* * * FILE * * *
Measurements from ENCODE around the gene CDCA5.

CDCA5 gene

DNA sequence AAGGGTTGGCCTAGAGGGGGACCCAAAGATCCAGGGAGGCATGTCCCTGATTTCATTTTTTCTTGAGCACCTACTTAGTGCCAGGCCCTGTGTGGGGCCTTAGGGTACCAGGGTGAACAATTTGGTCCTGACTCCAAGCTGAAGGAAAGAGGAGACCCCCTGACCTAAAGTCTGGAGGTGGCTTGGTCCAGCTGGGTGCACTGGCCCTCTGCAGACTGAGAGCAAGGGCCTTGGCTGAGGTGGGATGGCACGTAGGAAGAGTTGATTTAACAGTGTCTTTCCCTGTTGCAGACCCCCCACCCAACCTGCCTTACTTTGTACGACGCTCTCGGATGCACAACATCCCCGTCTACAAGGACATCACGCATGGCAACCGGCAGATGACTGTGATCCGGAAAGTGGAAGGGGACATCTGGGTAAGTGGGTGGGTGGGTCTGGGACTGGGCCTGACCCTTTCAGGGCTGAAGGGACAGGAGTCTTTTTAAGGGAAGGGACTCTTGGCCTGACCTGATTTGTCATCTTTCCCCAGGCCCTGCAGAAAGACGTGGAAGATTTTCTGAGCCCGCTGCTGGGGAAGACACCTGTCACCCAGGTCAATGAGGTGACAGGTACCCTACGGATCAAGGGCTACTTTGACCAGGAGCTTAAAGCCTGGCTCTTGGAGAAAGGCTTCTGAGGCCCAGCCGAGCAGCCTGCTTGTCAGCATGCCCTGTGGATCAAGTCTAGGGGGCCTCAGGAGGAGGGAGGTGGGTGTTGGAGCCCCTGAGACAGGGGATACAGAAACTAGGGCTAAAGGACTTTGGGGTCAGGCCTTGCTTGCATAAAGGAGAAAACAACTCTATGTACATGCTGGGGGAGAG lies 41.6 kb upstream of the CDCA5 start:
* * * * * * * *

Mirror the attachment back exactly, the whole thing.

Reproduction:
Measurements from ENCODE around the gene CDCA5.

CDCA5 gene

DNA sequence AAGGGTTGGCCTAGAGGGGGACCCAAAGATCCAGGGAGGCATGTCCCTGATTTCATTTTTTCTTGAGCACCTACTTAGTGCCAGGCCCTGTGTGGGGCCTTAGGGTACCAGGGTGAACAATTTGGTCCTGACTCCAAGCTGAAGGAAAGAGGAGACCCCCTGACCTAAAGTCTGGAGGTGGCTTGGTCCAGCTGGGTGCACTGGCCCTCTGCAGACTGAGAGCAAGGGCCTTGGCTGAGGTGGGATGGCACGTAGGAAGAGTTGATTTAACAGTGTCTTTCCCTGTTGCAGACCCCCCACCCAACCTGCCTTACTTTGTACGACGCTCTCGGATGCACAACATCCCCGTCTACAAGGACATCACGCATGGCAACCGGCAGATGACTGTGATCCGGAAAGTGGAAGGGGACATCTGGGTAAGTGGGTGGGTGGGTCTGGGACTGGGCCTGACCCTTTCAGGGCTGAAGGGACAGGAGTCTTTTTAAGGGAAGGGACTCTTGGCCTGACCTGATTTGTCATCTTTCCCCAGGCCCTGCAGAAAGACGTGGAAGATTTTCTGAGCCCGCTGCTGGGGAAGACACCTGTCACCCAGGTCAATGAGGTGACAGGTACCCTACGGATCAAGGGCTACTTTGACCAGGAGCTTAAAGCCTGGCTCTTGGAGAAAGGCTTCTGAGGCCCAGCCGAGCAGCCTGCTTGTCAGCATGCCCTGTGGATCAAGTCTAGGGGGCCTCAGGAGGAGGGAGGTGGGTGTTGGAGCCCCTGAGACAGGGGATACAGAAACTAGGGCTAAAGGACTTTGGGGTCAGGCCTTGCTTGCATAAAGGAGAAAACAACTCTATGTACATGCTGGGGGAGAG lies 41.6 kb upstream of the CDCA5 start: